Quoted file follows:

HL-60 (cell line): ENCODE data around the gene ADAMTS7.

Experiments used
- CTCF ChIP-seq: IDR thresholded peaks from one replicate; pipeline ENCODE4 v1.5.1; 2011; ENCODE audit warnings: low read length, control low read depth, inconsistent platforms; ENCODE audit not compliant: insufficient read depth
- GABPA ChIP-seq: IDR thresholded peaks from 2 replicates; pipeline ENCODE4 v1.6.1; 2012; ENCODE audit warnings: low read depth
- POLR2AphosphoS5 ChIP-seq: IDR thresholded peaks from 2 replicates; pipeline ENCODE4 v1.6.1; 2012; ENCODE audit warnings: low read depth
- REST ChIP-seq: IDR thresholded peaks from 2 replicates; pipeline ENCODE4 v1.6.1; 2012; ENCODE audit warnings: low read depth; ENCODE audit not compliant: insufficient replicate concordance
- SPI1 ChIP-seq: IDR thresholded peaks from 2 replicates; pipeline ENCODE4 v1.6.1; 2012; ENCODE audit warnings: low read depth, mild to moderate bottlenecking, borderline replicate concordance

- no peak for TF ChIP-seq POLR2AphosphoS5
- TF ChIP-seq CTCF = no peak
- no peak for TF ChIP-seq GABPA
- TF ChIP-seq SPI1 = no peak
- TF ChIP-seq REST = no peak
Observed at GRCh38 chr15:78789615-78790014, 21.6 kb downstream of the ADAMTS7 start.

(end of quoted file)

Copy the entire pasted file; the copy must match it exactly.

HL-60 (cell line): ENCODE data around the gene ADAMTS7.

Experiments used
- CTCF ChIP-seq: IDR thresholded peaks from one replicate; pipeline ENCODE4 v1.5.1; 2011; ENCODE audit warnings: low read length, control low read depth, inconsistent platforms; ENCODE audit not compliant: insufficient read depth
- GABPA ChIP-seq: IDR thresholded peaks from 2 replicates; pipeline ENCODE4 v1.6.1; 2012; ENCODE audit warnings: low read depth
- POLR2AphosphoS5 ChIP-seq: IDR thresholded peaks from 2 replicates; pipeline ENCODE4 v1.6.1; 2012; ENCODE audit warnings: low read depth
- REST ChIP-seq: IDR thresholded peaks from 2 replicates; pipeline ENCODE4 v1.6.1; 2012; ENCODE audit warnings: low read depth; ENCODE audit not compliant: insufficient replicate concordance
- SPI1 ChIP-seq: IDR thresholded peaks from 2 replicates; pipeline ENCODE4 v1.6.1; 2012; ENCODE audit warnings: low read depth, mild to moderate bottlenecking, borderline replicate concordance

- no peak for TF ChIP-seq POLR2AphosphoS5
- TF ChIP-seq CTCF = no peak
- no peak for TF ChIP-seq GABPA
- TF ChIP-seq SPI1 = no peak
- TF ChIP-seq REST = no peak
Observed at GRCh38 chr15:78789615-78790014, 21.6 kb downstream of the ADAMTS7 start.